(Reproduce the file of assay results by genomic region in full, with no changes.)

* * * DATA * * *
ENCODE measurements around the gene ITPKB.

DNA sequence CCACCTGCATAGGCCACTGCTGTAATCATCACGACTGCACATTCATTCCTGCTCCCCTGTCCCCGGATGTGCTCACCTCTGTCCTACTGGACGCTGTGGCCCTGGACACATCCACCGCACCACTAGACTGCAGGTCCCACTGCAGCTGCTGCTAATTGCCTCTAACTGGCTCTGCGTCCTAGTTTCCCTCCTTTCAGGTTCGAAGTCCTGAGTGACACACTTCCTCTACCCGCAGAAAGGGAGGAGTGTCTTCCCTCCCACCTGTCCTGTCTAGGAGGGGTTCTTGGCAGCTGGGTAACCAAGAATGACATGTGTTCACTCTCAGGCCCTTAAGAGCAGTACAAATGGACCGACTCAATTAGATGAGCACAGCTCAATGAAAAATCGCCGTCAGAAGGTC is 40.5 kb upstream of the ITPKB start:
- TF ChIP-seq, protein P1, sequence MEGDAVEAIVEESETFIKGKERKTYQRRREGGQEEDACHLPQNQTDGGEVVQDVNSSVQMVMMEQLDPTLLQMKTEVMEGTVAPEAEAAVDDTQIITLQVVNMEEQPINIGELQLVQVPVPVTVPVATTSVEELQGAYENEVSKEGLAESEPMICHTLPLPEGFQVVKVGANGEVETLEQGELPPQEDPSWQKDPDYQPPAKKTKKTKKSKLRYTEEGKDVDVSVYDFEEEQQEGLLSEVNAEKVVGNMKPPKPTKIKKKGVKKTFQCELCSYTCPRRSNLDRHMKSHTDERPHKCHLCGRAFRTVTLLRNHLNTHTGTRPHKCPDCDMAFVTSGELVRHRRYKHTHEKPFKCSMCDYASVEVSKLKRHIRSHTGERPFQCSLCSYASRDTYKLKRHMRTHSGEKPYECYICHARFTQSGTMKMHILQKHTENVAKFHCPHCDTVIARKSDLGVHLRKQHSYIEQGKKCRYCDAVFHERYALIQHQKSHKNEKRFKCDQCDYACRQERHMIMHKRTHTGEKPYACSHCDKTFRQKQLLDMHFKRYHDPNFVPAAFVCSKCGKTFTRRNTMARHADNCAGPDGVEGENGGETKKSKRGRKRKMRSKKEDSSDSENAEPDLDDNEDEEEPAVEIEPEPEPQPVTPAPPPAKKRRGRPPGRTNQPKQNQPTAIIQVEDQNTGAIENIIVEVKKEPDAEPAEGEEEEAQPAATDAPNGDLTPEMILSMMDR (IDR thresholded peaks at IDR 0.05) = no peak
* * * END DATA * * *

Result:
ENCODE measurements around the gene ITPKB.

DNA sequence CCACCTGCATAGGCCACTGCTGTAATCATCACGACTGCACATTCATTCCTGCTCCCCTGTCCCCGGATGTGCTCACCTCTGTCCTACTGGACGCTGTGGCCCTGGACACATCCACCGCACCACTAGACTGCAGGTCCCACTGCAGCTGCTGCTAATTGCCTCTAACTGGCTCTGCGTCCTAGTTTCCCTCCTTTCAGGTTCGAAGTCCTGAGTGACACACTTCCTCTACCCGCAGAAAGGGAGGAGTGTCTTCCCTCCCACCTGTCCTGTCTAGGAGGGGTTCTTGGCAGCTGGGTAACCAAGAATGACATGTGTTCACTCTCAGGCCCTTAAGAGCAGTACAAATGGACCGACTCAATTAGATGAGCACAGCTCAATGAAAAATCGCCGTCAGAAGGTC is 40.5 kb upstream of the ITPKB start:
- TF ChIP-seq, protein P1, sequence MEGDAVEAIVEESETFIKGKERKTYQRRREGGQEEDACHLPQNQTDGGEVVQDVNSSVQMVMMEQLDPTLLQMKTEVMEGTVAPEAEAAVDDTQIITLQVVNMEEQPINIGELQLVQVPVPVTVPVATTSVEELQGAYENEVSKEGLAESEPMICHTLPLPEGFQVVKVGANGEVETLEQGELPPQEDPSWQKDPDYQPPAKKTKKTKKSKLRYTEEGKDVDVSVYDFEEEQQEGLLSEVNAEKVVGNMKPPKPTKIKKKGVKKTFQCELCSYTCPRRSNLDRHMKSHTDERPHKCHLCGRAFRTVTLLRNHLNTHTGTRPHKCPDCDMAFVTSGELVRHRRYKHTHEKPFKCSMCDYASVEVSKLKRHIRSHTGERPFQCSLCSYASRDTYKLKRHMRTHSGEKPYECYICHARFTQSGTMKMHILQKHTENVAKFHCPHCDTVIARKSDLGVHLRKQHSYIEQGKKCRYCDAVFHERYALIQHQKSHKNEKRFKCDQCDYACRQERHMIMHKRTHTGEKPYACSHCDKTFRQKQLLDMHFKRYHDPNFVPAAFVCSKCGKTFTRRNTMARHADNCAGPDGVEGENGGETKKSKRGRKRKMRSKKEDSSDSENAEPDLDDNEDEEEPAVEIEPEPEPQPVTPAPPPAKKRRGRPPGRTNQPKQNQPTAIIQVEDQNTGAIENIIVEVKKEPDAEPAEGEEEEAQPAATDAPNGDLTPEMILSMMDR (IDR thresholded peaks at IDR 0.05) = no peak